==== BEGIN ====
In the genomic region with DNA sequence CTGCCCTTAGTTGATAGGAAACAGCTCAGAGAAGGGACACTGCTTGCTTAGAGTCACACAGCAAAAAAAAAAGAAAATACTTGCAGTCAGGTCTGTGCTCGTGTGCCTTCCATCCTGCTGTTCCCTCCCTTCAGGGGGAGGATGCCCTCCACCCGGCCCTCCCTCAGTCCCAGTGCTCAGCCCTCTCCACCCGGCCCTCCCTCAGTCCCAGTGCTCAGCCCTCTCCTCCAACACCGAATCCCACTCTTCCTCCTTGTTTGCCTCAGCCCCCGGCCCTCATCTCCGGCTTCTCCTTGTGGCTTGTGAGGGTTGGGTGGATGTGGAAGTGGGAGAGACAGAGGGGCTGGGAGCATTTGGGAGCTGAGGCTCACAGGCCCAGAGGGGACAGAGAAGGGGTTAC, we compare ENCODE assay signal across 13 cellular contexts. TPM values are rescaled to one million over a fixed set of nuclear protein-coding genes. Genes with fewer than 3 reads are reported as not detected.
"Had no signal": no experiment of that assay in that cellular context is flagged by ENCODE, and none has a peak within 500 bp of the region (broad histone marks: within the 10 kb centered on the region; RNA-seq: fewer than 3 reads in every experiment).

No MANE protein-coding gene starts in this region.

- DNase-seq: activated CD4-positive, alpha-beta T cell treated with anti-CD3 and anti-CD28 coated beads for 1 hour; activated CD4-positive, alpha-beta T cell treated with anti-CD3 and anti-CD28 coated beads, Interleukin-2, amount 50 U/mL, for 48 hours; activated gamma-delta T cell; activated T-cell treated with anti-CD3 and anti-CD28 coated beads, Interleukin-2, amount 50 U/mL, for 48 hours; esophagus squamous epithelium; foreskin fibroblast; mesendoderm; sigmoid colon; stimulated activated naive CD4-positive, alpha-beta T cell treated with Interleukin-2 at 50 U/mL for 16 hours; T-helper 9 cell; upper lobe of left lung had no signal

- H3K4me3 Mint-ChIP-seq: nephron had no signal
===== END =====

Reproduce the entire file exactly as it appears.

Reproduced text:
In the genomic region with DNA sequence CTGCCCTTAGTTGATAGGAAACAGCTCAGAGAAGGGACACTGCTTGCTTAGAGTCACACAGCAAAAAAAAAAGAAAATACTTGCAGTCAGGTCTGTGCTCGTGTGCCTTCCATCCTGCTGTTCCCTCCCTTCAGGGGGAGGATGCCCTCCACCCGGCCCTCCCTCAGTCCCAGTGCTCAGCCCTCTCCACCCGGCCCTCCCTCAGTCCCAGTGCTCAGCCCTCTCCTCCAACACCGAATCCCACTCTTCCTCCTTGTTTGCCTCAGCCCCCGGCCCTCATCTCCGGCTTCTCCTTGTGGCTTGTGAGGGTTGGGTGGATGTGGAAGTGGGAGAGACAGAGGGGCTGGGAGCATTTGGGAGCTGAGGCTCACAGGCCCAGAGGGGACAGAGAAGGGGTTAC, we compare ENCODE assay signal across 13 cellular contexts. TPM values are rescaled to one million over a fixed set of nuclear protein-coding genes. Genes with fewer than 3 reads are reported as not detected.
"Had no signal": no experiment of that assay in that cellular context is flagged by ENCODE, and none has a peak within 500 bp of the region (broad histone marks: within the 10 kb centered on the region; RNA-seq: fewer than 3 reads in every experiment).

No MANE protein-coding gene starts in this region.

- DNase-seq: activated CD4-positive, alpha-beta T cell treated with anti-CD3 and anti-CD28 coated beads for 1 hour; activated CD4-positive, alpha-beta T cell treated with anti-CD3 and anti-CD28 coated beads, Interleukin-2, amount 50 U/mL, for 48 hours; activated gamma-delta T cell; activated T-cell treated with anti-CD3 and anti-CD28 coated beads, Interleukin-2, amount 50 U/mL, for 48 hours; esophagus squamous epithelium; foreskin fibroblast; mesendoderm; sigmoid colon; stimulated activated naive CD4-positive, alpha-beta T cell treated with Interleukin-2 at 50 U/mL for 16 hours; T-helper 9 cell; upper lobe of left lung had no signal

- H3K4me3 Mint-ChIP-seq: nephron had no signal